Contact infoLabour and Income, Social statistics
Jarl Quitzau and Uwe Pedersen.
+45 39 17 35 94, +45 39 17 34 24
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Especially the extraordinary payout of 2 weeks worth of wages as part of a COVID 19-relief package affects the income levels in 2021. COVID-19 also makes indicators on relative poverty - designed for measuring social exclusion difficult to interpret.
Income statistics are quite consistent over time if you use the coherent time series on our website. The statistics were last revised in 2013. Data dating back to 1987 has been revised. A change in the vacation law has caused differences between national accounts and income statistics in the years 2020-2021. Eurostat and OECD are the recommended sources for making international comparisons.
Comparability - geographical
Reliably comparing income for different countries is very difficult. Insurance-, pension- and welfare systems differ from country to country. In addition, the price level and the level of the welfare services make it hard to interpret differences in the disposable income when estimating economic living conditions. Denmark, the other Nordic countries, Holland and Slovenia are among the only countries that base income statistics on complete registers. In other countries, the statistics are survey-based and thus affected by statistical uncertainty.
Comparability over time
In 2020 and 2021 as well COVID-19 related benefits has a large imapct on the timeseries. The additional payout of "holiday funds" equal to 2 weeks worth of wages is included in the wage income.
COVID-19 makes the interpretation of the indicators on relative poverty difficult. Normally they are used as indicators for social exclusion due to economic reasons. However COVID-19 lockdowns meant that economy might not have been the primary reason for social exclusion in low-income households in 2020 and 2021. Furthermore there is an temporary effect caused by the extraordinary payouts of holiday funds in 2021. See the attached Annex ) details the effect of COVID-19 on poverty estimates (Danish only). 1994 tax reform: Some tax-free transfers were increased and made subject for taxation. These transfers includes disability pensions, old.age pensions and cash benefits. This increases the pre-tax income for the recipients but has little effect on the disposable income. The same reform introduced the Labor Market Contributions (”Arbejdsmarkedsbidrag”).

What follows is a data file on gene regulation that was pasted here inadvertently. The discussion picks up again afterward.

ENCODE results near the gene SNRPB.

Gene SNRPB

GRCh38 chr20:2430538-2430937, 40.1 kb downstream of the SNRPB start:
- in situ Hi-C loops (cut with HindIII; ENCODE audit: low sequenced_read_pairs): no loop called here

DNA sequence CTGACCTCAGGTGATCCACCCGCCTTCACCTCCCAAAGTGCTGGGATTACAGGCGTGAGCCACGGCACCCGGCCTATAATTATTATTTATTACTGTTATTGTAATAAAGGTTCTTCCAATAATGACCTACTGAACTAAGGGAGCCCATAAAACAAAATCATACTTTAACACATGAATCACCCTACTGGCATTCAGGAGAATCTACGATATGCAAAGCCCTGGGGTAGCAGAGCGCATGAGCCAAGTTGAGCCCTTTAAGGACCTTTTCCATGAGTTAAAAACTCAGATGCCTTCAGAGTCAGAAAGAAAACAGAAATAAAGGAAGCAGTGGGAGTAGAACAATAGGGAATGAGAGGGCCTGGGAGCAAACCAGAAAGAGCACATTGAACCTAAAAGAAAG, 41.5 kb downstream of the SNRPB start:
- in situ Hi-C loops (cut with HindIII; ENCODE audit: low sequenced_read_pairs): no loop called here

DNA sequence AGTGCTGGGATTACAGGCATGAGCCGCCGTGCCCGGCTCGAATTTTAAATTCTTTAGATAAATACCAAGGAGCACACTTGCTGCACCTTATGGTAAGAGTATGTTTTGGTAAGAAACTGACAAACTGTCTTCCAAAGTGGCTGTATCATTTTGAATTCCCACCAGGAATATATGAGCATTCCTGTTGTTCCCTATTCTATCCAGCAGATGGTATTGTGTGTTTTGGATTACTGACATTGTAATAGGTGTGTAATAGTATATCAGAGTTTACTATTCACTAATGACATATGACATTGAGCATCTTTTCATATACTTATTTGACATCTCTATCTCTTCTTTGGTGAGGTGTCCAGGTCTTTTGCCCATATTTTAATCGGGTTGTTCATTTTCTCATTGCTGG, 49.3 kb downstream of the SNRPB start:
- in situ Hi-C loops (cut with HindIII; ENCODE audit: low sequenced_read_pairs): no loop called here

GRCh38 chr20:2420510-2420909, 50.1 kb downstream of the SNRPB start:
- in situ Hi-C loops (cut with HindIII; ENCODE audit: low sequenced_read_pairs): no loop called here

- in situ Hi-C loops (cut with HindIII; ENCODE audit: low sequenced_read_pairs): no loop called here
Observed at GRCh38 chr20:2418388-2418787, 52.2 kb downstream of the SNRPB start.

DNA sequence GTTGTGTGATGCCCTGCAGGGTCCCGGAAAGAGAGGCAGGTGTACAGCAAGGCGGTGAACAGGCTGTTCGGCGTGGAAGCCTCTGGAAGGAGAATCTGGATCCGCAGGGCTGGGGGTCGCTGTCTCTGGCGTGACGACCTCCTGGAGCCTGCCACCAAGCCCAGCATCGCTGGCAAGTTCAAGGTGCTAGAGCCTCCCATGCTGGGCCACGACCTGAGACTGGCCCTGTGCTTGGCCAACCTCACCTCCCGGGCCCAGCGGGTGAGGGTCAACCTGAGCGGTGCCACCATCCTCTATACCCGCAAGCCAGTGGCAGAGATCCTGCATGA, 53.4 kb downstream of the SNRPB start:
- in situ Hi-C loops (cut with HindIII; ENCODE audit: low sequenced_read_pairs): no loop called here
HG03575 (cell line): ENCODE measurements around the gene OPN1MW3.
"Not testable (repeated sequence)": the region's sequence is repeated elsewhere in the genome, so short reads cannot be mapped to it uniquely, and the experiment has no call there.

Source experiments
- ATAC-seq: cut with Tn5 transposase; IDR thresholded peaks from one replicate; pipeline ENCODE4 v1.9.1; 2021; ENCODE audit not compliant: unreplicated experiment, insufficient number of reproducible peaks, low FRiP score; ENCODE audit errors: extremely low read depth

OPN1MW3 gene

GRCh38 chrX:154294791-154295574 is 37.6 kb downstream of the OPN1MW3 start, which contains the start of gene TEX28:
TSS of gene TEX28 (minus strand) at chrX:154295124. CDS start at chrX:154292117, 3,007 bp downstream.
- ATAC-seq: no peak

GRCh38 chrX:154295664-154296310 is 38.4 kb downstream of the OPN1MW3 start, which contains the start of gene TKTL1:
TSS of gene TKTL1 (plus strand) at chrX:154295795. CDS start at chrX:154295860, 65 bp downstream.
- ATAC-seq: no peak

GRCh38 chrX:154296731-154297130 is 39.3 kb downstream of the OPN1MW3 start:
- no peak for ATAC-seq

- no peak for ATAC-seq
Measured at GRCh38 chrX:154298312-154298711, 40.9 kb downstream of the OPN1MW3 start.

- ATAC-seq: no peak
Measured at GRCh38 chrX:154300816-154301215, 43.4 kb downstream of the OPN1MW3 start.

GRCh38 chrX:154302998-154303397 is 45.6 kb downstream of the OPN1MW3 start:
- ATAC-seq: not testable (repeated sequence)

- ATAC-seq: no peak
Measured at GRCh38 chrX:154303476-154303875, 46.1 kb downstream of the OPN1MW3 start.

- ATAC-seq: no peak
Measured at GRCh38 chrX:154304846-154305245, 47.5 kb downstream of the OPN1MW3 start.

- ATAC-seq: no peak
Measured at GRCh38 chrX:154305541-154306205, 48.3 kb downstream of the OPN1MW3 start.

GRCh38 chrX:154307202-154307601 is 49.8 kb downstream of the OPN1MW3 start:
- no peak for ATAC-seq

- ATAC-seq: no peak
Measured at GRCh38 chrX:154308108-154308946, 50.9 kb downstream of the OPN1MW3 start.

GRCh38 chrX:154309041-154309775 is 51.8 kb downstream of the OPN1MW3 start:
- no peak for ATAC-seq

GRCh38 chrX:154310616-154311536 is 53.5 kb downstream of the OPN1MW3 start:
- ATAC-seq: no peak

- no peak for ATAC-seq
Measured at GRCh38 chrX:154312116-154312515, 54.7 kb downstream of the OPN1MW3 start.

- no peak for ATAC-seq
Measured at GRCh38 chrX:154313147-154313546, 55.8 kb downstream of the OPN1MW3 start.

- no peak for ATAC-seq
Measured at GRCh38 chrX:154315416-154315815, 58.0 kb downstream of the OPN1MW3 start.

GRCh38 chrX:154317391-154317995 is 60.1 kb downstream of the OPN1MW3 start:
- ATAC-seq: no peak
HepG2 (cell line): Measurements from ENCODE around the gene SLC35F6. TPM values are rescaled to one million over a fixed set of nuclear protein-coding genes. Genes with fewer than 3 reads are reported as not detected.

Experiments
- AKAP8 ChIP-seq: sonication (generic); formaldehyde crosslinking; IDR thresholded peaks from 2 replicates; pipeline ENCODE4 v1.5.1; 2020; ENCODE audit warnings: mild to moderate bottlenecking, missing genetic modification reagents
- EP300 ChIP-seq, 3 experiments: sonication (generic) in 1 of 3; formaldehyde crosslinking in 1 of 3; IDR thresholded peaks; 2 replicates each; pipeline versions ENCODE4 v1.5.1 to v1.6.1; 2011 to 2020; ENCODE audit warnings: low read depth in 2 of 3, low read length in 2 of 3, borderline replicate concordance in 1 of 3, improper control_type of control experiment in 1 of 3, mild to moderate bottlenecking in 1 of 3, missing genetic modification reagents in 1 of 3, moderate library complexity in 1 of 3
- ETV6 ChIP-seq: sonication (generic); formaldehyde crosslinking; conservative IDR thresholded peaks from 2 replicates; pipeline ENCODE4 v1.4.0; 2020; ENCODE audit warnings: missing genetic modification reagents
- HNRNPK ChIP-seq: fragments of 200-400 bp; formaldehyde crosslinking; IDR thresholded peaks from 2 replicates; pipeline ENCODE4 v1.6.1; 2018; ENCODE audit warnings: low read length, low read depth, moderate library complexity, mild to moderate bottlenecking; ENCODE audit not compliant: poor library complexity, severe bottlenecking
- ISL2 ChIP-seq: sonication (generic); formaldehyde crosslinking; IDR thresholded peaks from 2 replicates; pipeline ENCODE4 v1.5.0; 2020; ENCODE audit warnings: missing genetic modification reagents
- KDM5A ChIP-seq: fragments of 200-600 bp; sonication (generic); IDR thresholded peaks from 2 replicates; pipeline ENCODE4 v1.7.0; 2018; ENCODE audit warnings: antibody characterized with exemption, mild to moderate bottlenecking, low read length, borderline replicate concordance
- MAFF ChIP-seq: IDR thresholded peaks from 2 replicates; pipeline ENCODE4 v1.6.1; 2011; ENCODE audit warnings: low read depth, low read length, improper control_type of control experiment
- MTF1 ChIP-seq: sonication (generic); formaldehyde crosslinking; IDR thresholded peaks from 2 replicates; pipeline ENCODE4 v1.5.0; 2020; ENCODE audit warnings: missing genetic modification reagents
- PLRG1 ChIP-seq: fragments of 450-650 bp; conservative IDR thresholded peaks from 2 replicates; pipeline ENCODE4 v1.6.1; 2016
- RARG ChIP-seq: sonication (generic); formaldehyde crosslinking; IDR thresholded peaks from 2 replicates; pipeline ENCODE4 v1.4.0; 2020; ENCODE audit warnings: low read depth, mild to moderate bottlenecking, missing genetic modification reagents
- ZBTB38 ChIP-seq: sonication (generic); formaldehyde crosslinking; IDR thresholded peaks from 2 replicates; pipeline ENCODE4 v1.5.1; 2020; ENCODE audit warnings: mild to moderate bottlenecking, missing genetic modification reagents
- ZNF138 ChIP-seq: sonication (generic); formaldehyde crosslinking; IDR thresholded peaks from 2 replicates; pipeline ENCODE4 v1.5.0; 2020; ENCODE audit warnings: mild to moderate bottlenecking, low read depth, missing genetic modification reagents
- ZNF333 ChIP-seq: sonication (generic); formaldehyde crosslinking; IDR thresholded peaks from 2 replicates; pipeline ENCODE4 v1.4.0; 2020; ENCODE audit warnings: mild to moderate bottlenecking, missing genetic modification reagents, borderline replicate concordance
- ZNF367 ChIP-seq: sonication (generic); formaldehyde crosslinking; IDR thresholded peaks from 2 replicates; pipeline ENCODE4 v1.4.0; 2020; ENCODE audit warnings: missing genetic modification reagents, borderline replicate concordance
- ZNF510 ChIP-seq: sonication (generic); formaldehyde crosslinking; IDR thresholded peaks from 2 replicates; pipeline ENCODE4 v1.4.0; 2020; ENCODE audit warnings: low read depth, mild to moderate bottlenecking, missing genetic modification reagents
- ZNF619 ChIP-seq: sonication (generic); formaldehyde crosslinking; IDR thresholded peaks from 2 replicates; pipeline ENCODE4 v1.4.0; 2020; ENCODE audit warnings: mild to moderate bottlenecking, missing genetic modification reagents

History: From 1905 to 2016 Statistics Denmark has published an annual publication on income. The income statistics are for the first time published in The Statbank in the year 2002. Income statistics for the period 1983 - 2001 are published in the ”Tax-oriented Income”-publication. The information on income was before 1983 published in the so-called, ”Tax Return Survey (Selvangivelsesundersøgelsen)”. It was based on a sample of income tax returns.
The ”Tax-Related Income”-statistics are based on The Income Statistics Register, which has been constructed since 1970. Comparing data on income over time was not possible until 1976 when the design of The Income Statistics Register was changed.
Income statistics for families and households were published annually in an extended newsletter, ”Statistiske Efterretninger”, from 1984-2005 and in the annual income publication.
Coherence - cross domain
As most income related statistics share data sources, the data is often comparable.
Statistics on certain transfers are available in The Statbank. They are mostly based on data from municipal social registers. There will not be an exact match between these statistics and the income statistics, but for the large majority of individuals the data should match. Income and Wage statistics are often mixed up by users of the statistitics. The primary unit in Wage Statistics is the standardised hourly wage at a selected time for a given job position. Wage statistics are not directly comparable to the wages in the annual income statistic as employees may have more than one job, work part-time, change job or be partially unemployed during a year.
EU-SILC is a survey carried out in more than 30 European countries and is the primary source for income statistics in many European countries. In SILC the income definitions are harmonised and - with the above mentioned reservations - somewhat comparable. The primary difference between the income concepts in this statistic and the Danish SILC income statistic is that imputed rent of housing and interest on mortgages is not included in the SILC-incomes. Furthermore SILC uses a different household definition than the families used in this statistic.
Finally it's worth noting that SILC is a survey and thus is subject to statistical uncertainty. Find more information on the SILC here.
Danish Paper on difference between the national registers and SILC.
Coherence - internal
There are no inconsistencies.